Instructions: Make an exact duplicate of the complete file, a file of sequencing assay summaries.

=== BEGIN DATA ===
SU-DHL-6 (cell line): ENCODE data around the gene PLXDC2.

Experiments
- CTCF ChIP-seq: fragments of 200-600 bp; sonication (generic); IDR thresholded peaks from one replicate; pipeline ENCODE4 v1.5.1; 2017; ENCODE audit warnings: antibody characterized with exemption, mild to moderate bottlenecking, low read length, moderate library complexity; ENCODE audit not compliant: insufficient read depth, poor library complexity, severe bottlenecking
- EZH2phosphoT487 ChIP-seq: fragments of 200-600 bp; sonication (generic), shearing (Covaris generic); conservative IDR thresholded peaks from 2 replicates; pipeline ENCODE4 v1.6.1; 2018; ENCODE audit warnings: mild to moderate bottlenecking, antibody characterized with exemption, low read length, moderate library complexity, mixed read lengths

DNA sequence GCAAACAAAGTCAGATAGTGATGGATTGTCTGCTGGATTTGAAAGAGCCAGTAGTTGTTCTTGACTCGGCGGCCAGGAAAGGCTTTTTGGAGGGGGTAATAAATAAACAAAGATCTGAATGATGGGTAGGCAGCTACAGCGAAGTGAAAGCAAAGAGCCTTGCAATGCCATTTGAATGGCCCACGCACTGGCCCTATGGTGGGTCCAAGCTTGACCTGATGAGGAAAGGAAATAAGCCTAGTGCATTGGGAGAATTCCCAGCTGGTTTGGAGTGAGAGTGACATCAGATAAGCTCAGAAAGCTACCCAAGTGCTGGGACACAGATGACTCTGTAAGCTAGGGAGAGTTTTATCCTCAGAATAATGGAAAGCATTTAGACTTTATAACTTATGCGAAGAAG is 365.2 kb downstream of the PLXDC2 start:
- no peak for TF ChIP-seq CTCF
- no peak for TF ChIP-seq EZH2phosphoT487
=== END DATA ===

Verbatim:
SU-DHL-6 (cell line): ENCODE data around the gene PLXDC2.

Experiments
- CTCF ChIP-seq: fragments of 200-600 bp; sonication (generic); IDR thresholded peaks from one replicate; pipeline ENCODE4 v1.5.1; 2017; ENCODE audit warnings: antibody characterized with exemption, mild to moderate bottlenecking, low read length, moderate library complexity; ENCODE audit not compliant: insufficient read depth, poor library complexity, severe bottlenecking
- EZH2phosphoT487 ChIP-seq: fragments of 200-600 bp; sonication (generic), shearing (Covaris generic); conservative IDR thresholded peaks from 2 replicates; pipeline ENCODE4 v1.6.1; 2018; ENCODE audit warnings: mild to moderate bottlenecking, antibody characterized with exemption, low read length, moderate library complexity, mixed read lengths

DNA sequence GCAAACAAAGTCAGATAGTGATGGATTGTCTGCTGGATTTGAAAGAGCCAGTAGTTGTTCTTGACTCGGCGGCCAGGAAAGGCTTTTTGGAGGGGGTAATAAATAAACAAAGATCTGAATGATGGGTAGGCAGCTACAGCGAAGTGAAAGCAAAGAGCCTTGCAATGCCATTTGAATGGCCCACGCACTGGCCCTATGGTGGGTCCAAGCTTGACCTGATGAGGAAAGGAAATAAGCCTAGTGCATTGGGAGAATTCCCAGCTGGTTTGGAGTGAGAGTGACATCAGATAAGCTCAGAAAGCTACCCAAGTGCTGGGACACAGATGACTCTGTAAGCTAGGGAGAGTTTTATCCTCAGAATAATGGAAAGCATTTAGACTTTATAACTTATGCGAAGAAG is 365.2 kb downstream of the PLXDC2 start:
- no peak for TF ChIP-seq CTCF
- no peak for TF ChIP-seq EZH2phosphoT487